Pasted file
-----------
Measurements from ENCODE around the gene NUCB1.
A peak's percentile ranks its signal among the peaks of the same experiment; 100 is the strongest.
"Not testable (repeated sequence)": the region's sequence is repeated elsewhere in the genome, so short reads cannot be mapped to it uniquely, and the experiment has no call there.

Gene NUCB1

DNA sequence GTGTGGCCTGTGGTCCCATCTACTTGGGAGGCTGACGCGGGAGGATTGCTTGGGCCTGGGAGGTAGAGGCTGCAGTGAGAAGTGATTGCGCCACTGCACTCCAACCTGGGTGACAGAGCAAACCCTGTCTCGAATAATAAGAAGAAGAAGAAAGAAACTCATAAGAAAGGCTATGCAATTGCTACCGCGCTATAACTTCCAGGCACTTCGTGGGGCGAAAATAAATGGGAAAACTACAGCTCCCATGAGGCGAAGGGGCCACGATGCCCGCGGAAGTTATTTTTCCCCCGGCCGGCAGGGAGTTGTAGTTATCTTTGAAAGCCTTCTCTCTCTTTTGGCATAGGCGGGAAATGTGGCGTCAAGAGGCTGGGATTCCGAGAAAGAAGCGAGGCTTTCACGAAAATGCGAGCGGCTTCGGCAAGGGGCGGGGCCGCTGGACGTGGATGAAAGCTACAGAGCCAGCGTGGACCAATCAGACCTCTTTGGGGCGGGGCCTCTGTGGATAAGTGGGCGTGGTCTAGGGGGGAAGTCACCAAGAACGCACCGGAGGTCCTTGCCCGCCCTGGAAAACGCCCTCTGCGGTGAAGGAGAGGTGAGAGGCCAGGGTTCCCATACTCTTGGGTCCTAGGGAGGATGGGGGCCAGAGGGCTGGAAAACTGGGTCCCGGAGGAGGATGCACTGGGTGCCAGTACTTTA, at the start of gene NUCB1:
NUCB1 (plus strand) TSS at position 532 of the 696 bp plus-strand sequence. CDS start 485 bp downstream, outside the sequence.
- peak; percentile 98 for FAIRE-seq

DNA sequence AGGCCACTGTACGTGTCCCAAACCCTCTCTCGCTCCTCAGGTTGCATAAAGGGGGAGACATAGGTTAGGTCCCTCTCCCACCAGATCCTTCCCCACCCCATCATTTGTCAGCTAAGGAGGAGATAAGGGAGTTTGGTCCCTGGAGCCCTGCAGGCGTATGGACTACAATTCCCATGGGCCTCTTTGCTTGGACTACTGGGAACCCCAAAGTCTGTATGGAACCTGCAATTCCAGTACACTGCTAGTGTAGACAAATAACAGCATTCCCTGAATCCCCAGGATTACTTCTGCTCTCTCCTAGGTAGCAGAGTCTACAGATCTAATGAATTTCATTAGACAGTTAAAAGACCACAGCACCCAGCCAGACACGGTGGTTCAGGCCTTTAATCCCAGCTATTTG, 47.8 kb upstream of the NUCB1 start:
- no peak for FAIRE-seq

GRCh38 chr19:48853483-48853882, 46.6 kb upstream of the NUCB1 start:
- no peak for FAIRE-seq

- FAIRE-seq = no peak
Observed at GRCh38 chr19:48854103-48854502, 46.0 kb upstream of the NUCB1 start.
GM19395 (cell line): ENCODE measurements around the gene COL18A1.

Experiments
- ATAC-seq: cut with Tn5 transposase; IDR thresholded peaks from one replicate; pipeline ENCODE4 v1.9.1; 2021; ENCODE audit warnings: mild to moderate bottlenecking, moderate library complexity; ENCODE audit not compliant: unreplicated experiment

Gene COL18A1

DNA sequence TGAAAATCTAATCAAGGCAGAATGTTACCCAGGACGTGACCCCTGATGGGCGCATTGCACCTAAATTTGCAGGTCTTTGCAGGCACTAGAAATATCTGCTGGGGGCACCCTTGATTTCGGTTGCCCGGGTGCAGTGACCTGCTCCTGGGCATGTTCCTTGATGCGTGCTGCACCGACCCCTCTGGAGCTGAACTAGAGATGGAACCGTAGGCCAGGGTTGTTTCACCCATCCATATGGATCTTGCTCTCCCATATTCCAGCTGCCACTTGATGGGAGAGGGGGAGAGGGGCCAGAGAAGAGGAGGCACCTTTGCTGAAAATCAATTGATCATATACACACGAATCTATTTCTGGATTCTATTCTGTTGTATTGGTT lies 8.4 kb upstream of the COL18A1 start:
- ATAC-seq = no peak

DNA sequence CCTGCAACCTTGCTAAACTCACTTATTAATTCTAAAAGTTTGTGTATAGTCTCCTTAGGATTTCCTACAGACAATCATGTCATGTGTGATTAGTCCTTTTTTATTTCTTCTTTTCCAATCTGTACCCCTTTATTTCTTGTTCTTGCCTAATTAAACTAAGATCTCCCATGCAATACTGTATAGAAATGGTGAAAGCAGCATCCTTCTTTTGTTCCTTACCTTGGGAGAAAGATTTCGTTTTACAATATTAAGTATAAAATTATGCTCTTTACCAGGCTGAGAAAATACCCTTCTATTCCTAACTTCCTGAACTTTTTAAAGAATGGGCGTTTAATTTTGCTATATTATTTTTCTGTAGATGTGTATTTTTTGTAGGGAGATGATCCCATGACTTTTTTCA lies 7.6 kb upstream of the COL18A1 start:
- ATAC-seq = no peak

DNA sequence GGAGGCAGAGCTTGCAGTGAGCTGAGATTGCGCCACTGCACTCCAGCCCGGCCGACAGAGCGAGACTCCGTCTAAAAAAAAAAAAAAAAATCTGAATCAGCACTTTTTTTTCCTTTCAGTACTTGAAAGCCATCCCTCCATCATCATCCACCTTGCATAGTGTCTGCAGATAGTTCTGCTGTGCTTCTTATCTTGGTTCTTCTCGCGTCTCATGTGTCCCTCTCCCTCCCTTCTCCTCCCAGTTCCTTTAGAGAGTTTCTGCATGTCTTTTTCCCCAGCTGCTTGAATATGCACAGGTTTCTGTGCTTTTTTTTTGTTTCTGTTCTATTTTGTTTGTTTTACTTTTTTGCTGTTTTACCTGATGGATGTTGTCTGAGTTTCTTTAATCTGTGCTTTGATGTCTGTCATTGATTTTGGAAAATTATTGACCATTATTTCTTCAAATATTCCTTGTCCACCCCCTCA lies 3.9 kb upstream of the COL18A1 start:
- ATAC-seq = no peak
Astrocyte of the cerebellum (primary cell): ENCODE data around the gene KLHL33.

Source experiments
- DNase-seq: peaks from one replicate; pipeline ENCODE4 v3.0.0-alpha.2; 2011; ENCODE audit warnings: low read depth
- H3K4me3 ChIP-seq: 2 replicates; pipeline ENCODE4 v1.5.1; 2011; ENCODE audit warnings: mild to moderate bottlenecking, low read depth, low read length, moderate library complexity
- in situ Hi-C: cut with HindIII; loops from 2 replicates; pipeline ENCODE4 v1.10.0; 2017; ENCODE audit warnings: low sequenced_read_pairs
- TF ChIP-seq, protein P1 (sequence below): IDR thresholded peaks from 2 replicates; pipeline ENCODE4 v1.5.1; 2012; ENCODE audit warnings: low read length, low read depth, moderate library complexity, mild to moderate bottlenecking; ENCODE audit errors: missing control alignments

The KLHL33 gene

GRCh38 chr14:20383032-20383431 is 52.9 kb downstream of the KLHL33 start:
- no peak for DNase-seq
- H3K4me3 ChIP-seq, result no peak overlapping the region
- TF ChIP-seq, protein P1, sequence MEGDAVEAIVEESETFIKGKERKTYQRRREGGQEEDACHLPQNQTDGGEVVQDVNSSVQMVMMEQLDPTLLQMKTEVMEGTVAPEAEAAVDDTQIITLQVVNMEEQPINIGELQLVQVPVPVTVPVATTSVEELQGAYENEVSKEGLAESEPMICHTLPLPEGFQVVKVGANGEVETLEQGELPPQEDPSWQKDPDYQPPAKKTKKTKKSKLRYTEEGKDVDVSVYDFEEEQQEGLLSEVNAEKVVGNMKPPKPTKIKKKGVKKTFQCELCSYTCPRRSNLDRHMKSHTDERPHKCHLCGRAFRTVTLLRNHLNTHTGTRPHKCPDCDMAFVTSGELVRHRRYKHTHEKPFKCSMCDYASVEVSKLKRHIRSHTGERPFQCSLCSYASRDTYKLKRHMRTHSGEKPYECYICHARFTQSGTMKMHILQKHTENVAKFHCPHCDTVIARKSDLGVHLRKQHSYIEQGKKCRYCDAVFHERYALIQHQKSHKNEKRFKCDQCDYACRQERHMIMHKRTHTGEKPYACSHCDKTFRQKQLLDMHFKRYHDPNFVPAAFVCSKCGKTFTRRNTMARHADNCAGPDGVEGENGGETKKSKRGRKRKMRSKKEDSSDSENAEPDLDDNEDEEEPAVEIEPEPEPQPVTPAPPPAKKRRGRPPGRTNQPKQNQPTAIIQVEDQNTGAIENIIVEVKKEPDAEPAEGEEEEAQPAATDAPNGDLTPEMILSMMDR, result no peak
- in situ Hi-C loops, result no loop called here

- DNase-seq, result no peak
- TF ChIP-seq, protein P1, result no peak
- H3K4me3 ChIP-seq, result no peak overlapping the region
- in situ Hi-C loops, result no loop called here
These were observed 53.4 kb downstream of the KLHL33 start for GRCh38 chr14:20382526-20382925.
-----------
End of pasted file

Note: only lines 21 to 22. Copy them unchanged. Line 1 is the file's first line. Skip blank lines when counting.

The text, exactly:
- ATAC-seq = no peak

DNA sequence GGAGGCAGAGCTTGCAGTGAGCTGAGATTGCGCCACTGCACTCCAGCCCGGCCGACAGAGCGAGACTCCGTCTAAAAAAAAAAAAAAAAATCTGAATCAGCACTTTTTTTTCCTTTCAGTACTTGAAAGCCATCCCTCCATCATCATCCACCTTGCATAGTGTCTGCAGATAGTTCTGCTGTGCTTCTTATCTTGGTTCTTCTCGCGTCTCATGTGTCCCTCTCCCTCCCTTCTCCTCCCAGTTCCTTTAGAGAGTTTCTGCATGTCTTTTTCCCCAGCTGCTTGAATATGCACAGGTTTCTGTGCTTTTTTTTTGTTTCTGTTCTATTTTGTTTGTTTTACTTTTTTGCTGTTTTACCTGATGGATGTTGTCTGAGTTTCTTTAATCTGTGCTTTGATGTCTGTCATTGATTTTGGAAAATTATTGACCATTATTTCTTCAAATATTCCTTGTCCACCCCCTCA lies 3.9 kb upstream of the COL18A1 start: